By Tafadzwa Muranganwa
Every year thousands of young people in Zimbabwe apply for the reputable Young African Leaders Initiative (YALI) through the Mandela Washington Fellowship and this year only 42 were selected.
Imagine how euphoric one can be to be a YALI fellow given the rigorous selection processes one have to endure. Such is the tale of Robson Chere, a 35-year-old rural teacher from Goromonzi who had to incur travelling expenses to the city for better access to the Internet services during the application process which is done online.
“In Zimbabwe, more than 1000 young leaders applied and only 42 were finally selected so I was elated to be representing the rural communities in the area of education at a global platform,” Chere told The Teacher Magazine in an interview.
“The application process was hectic due to limited access to Internet services in rural communities so I had to travel to Harare to access efficient Internet service in order to do the application online,” explained Chere, who is now a proud YALI 2019 fellow.
The Acturus Secondary School sciences teacher says one of the memorable moments he will cherish is being congratulated by the president of the United States of America, Donald Trump, for being selected for the 6-week leadership mentoring programme.
“On the first day of our arrival the President of America Donald Trump did sent a congratulatory message to me on being one of the people selected to represent my country and also highlighted the aim of the program which includes opportunity to strengthen my country’s relationship with others in the world, explore different ideas , networking and also celebrating culture and history different nations share,” added Chere, who is also the secretary general of the Amalgamated Rural Teachers Union of Zimbabwe (ARTUZ).
As part of the activities for the YALI fellows, Chere was admitted at the Kansas State University and is already contemplating hooking up his fellow rural teachers with the institute so that they can be capacitated.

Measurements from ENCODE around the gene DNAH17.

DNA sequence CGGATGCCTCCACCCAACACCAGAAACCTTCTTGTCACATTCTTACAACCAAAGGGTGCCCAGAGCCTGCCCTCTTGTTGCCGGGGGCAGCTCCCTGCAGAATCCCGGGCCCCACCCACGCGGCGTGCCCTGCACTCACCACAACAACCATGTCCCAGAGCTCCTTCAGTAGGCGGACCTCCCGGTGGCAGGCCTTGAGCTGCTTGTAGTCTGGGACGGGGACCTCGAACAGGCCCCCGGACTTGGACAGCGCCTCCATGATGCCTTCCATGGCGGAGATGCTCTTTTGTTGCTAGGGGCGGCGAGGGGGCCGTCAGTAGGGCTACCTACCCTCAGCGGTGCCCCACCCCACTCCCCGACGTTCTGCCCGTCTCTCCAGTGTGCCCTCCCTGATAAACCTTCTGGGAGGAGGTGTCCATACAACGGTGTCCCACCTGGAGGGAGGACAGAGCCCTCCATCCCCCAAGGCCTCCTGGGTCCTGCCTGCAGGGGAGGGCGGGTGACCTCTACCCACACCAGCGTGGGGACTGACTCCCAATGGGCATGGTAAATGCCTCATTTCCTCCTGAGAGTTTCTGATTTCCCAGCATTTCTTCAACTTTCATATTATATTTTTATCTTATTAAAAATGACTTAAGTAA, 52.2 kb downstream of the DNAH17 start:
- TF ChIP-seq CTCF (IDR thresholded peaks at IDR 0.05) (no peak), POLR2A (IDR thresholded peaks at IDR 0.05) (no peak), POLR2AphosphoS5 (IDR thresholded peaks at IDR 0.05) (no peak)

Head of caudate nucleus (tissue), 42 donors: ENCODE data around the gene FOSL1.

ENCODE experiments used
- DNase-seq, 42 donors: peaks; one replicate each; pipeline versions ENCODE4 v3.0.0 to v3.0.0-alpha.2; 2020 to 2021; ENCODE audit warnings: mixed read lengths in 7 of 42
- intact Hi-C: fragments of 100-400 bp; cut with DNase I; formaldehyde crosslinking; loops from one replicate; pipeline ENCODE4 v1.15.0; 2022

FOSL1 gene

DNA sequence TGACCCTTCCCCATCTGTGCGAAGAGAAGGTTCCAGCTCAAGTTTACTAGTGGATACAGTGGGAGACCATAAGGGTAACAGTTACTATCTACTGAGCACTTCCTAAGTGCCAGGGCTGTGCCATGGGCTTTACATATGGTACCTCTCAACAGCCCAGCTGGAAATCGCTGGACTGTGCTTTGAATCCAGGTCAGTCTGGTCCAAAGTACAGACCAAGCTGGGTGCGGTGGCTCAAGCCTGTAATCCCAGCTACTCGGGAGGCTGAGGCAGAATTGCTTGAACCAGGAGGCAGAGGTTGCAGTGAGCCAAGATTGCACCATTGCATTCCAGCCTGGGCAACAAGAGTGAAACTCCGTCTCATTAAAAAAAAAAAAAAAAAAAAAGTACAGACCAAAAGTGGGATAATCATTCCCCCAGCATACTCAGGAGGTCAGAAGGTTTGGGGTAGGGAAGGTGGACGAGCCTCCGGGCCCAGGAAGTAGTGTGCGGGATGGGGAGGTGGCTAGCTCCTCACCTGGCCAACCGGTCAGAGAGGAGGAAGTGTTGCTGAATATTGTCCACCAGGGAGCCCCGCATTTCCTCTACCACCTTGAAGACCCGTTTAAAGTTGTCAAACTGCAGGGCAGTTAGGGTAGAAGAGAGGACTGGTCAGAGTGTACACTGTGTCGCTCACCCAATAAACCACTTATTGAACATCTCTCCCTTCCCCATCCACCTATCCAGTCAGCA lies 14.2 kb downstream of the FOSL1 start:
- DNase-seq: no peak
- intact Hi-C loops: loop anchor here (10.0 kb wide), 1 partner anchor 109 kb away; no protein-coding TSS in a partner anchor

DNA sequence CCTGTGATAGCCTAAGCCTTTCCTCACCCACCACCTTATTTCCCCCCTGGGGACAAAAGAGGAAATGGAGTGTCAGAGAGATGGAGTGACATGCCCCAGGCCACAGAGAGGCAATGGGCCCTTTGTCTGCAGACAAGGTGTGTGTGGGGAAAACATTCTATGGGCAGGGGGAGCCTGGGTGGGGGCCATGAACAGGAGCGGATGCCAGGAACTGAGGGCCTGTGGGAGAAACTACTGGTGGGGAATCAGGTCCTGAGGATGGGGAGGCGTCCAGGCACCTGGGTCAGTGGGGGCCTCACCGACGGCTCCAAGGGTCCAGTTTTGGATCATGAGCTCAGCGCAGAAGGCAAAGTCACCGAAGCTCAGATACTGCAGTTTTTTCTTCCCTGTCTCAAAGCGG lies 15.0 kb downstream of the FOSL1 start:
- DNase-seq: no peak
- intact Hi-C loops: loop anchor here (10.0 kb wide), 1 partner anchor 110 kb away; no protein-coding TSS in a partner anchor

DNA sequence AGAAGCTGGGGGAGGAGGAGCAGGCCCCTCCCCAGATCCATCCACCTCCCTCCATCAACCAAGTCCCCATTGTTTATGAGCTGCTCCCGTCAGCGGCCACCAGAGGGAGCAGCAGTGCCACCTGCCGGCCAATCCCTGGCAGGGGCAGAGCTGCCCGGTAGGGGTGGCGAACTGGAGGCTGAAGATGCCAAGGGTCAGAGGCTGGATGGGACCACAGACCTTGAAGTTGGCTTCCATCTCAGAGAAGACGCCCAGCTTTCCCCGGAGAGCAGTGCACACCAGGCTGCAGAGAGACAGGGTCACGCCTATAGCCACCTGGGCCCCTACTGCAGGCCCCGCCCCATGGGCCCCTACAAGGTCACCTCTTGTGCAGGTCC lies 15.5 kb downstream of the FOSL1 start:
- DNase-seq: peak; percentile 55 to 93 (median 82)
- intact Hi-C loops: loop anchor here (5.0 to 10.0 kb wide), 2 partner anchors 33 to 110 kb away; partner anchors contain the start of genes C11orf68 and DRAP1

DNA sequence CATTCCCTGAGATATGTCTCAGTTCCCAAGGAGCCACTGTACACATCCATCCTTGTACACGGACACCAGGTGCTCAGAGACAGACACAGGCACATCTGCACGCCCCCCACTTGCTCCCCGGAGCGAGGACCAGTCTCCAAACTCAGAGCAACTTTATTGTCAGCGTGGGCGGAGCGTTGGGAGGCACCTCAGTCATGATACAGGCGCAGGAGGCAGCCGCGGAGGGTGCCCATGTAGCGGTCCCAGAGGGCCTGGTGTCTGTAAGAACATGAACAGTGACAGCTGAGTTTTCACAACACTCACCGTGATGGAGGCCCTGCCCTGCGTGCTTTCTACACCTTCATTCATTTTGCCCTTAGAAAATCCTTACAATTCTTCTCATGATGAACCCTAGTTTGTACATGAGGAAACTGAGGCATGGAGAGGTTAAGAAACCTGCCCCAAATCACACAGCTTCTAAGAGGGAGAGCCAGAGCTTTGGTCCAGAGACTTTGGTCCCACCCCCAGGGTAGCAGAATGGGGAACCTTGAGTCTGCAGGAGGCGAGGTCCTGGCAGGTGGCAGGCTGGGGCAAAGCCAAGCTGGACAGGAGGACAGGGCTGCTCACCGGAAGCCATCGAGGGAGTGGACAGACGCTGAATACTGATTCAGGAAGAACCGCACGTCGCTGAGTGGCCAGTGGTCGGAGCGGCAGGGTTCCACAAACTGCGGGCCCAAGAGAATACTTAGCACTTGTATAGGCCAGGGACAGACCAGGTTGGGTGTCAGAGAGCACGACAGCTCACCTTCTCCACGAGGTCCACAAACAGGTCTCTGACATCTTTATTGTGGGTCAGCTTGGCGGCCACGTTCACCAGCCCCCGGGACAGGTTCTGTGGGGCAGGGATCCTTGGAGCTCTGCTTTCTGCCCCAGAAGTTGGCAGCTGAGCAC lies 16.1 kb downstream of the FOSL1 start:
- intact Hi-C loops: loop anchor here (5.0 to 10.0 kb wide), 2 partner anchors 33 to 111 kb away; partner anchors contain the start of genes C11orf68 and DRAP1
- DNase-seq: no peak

“I was admitted at Kansas State University and would like to link rural teachers who have challenges in capacity development with the university for some online education program. This will assist in professional development and quality education output,” he explained.
The rural teacher believes that the fellowship has helped him so much in his quest for improved rural education such that he has already established networks with local Kansas schools which are willing to partner him in opening community learning centres for vulnerable children in rural communities.
He was also able to learn from other African fellows and interacted with the Kansas National Educational Association, an organisation mainly focusing on educational issues and also met US senators and governors during the fellowship programme.
Robson Chere (second from left) poses for a photo with other participants
Coincidentally, Chere reconnected with his former primary school teacher, now a Professor, who inspired him to pursue education and is also a revered author on education in Africa.
“During my fellowship experience I also had an opportunity to reconnect with my former teacher, Morgan S Chitiyo, who is now a Professor here in America chairing the Department of Counselling, Psychology and Special Education at Duquesne University and has also written books on education in Africa including ‘A Pedagogical Approach To Special Education in Africa’.
“He transformed my life by nurturing and mentoring me on the importance of education in transforming a person’s lifestyle at a tender age when I was still doing grade 4 at Mayema Primary School in Uzumba Maramba Pfungwe (UMP), one of the poorly developed rural areas of Zimbabwe,” Chere narrated.
The YALI youth development programme is a brainchild of former US President Barack Obama and is designed to empower youths across all spheres of life to proffer solutions to challenges affecting their various communities.
So to Robson Chere, the journey to transform rural education in Zimbabwe begins now.